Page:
A bloody assault by Roman legions on a hill fort in Scotland around 1,800 years ago is being pieced together using the remains of Roman missile weapons that were used in the attack.
The excavations at Burnswark Hill, in the Dumfries region of southwest Scotland, have unearthed the largest cache of Roman lead sling bullets yet discovered — part of the huge arsenal of missile ammunition used by the attacking legions to subdue the native defenders of the hilltop fort.
So many sling bullets and other Roman missiles have now been found at Burnswark Hill that archaeologists think the raid was staged as a warning to anyone who resisted Roman rule: an act of "exemplary violence" designed to terrorize the Scottish tribes into submission, the researchers said. [See Photos of the Roman Sling Bullets Discovered at Burnswark Hill]
"You've got a relatively small hill fort [under attack by] a relatively large Roman force, using a relatively large amount of missile material," John Reid, an archaeologist with the Trimontium Trust, the Scottish historical society directing the investigation at the Burnswark Hill site, told Live Science. "Exemplary violence is nothing new, and it's certainly not unique to the Romans — but the Romans did it on a grand scale."
The researchers estimate that up to 5,000 Roman soldiers took part in the attack, based on the size of two Roman army camps that were built to the north and south of the hilltop fort.
The number of people in the hill fort is not known, but judging by the size of the force used to attack them it may have been between 1,000 and 2,000 armed defenders, Reid said, as well as their families and other non-combatants who had taken refuge there from the Romans.
North of the wall
Burnswark Hill lies just a few miles north of the chain of forts and ramparts known as Hadrian's Wall, which was built across southern Scotland during the reign of Emperor Hadrian (A.D. 117 to 138) and served for many years as the northern border of the Roman Empire.
But Hadrian's successor, Antoninus Pius, who reigned from A.D. 138 to 161, ordered the Roman armies in Britain to subdue the tribes north of the wall. Burnswark Hill may have been first in the firing line, according to the archaeologists.
"We think that the sling-bullet event at Burnswark Hill was part of the Roman invasion of lowland Scotland, and it may have been the opening event," Reid said.
The key to the study has been the discovery of more than 800 lead bullets buried in the ground of the ancient battlefield. The location of the bullets were mapped with specialized metal detectors and used to recreate some of the events of the assault. Similar techniques have been used by battlefield archaeologists to map battles from the early modern period, based on the distribution of lead musket balls. [7 Technologies That Transformed Warfare]
But the Burnswark Hill investigation may be the first time the technique has been used to map a battle from the ancient world.
"Normally, ancient battlefields are entirely invisible, because the projectiles are not detectable: iron will rust away and wood will disintegrate, while stone is undetectable," Reid said. "So we are lucky in that Burnswark represents one of the few places in Britain where we know that lead projectiles were used, and we've got metal detector technology that can pick up the distribution of these lead sling bullets and work out the choreography of the action."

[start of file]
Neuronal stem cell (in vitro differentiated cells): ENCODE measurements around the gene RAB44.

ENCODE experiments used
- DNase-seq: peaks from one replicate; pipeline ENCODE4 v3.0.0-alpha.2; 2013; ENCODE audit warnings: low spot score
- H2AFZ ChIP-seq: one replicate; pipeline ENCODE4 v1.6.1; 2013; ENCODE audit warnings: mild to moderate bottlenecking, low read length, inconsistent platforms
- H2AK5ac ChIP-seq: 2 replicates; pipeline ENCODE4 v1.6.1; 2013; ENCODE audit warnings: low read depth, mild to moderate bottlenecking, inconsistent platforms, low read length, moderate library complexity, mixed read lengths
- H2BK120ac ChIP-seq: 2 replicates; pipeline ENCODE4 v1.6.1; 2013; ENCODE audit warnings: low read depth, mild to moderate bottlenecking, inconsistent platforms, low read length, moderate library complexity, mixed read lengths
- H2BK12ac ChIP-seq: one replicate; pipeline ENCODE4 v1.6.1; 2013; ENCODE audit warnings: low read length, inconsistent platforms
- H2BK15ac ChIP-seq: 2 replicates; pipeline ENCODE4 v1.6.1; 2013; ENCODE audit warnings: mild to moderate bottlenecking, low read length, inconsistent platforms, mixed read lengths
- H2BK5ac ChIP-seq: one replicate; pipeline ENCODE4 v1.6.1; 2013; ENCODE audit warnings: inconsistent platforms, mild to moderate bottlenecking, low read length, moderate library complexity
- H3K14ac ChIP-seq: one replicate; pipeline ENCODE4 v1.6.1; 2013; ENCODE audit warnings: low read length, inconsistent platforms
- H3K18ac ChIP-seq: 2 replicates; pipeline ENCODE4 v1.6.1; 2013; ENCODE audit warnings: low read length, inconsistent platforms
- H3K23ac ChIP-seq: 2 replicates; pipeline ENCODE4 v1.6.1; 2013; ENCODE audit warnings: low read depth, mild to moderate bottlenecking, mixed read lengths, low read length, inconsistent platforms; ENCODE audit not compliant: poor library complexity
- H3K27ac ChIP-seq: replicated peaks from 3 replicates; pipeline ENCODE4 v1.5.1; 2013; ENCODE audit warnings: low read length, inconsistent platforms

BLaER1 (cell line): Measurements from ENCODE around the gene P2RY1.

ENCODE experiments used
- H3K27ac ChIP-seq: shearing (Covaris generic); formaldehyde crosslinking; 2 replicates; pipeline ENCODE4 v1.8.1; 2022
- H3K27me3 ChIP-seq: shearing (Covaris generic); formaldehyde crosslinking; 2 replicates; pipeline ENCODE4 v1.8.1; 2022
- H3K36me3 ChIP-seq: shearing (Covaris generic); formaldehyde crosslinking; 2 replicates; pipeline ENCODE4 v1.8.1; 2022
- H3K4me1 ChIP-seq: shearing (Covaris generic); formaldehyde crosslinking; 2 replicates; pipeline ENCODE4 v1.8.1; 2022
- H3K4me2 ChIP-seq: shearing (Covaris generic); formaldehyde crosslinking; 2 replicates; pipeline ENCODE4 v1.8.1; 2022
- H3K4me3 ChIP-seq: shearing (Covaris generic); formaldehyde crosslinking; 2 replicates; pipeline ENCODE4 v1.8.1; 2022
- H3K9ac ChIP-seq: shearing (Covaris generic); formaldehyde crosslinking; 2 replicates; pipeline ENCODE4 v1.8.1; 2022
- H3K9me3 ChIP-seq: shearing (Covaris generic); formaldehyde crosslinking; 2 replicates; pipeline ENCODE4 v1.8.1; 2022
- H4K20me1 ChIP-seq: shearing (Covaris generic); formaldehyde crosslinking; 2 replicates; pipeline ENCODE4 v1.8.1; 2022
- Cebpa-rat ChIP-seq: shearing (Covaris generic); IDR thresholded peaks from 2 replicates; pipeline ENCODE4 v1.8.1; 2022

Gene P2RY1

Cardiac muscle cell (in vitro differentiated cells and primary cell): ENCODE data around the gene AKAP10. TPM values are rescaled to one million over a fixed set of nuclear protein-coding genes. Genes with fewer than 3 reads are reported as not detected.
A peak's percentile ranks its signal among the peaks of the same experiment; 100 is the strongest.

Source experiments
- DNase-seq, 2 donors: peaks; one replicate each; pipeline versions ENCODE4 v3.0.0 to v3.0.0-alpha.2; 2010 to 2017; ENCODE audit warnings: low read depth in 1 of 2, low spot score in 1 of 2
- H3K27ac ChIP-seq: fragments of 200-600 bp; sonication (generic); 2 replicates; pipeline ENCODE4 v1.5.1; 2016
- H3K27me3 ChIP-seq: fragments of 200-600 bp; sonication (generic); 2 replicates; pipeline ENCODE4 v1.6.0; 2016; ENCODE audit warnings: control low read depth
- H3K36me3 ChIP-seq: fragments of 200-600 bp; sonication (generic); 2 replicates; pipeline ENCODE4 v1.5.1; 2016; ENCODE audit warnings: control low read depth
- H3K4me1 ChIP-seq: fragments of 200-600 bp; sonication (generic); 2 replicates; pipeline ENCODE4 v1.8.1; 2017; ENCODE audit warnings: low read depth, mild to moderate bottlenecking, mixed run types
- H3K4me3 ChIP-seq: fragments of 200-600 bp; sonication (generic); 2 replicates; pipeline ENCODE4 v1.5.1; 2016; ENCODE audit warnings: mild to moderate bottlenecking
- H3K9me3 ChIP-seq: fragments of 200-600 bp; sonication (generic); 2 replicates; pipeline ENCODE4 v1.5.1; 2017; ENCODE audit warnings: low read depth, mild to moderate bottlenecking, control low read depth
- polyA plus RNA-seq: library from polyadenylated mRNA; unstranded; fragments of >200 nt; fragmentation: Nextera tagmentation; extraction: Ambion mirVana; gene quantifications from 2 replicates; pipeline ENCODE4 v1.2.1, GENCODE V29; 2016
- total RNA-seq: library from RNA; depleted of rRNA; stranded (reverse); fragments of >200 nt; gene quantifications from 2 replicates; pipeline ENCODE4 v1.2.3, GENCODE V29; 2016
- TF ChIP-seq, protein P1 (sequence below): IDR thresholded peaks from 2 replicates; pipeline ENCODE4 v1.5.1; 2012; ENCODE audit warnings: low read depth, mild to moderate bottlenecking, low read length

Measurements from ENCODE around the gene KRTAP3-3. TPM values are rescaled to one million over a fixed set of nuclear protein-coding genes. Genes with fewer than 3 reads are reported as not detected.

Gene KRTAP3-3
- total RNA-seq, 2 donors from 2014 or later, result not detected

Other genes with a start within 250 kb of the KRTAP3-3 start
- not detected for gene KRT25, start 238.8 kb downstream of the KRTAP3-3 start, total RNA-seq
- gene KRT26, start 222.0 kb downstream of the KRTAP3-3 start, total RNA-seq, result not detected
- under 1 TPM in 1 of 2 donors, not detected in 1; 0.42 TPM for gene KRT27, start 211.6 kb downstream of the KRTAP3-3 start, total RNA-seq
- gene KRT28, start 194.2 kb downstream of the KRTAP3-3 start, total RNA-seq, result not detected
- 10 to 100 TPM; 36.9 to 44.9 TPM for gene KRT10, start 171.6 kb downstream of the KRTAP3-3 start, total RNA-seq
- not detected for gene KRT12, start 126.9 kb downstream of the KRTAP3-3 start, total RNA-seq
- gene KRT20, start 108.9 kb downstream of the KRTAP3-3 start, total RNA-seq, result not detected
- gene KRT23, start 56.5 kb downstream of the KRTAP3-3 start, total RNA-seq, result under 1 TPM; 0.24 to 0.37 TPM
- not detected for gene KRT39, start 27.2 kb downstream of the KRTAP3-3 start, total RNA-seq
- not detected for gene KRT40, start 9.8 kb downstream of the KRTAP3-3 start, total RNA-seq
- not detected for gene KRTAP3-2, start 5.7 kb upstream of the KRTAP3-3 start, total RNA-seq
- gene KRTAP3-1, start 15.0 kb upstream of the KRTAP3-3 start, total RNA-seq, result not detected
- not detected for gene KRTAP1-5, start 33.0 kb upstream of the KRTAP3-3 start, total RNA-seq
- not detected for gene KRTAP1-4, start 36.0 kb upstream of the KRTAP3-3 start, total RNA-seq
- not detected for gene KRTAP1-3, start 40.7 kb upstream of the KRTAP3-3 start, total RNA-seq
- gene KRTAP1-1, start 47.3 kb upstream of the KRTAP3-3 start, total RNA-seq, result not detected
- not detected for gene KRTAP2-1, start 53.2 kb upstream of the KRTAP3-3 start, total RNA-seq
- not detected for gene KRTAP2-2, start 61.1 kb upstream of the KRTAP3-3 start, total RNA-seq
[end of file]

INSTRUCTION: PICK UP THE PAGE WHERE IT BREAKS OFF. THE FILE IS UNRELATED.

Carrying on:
Mapping the battle
Several different types of sling bullets have been found at the site, from small lead bullets drilled with holes that the researchers think were designed to make a whistling noise in flight and terrorize their targets, to the largest lemon-shaped sling bullets, which weigh up to 2 ounces.
Archeologist Andrew Nicholson, who led the excavations at Burnswark Hill in September, explained that the different bullets found at different places on the battlefield hinted at the progress of the raid. [Photos: Ancient Roman Fort Discovered]
"The interesting thing is that all the whistling sling bullets are from the Roman camp on the south face of the hill fort, so clearly they are using different sling bullets for different purposes," Nicholson told Live Science.
"Our distribution plan clearly shows that the south side, where we think the final assault took place, is where the whistling bullets are, which is what you would expect for their psychological effect," he said. "[But] the north camp, which we've always seen as blocking the escape, simply has the very large, very lethal lemon-shaped bullets."
The researchers are now preparing samples of lead from the sling bullets for isotope analysis, which they hope may help them pin down the date of the Roman assault on the hill fort.
"We know that some of the Roman sling bullets found on Burnswark Hill in the past were made from the same batch of lead as some of the sling bullets found at the Roman fort at Birrens, a mile and half away — and the ones at Birrens are very tightly dated to the early Antonine period," Nicholson said.
The researchers are also studying several acorn-shaped sling bullets found at Burnswark Hill that appear to match bullets found at other Roman sites in Scotland, but nowhere else in the former Roman Empire.
The acorn-shaped bullets "might mark a particular batch of bullets that would end up being allocated to a particular unit or group of units, and this might become an identifier for tracing the movements of those units," Nicholson said.
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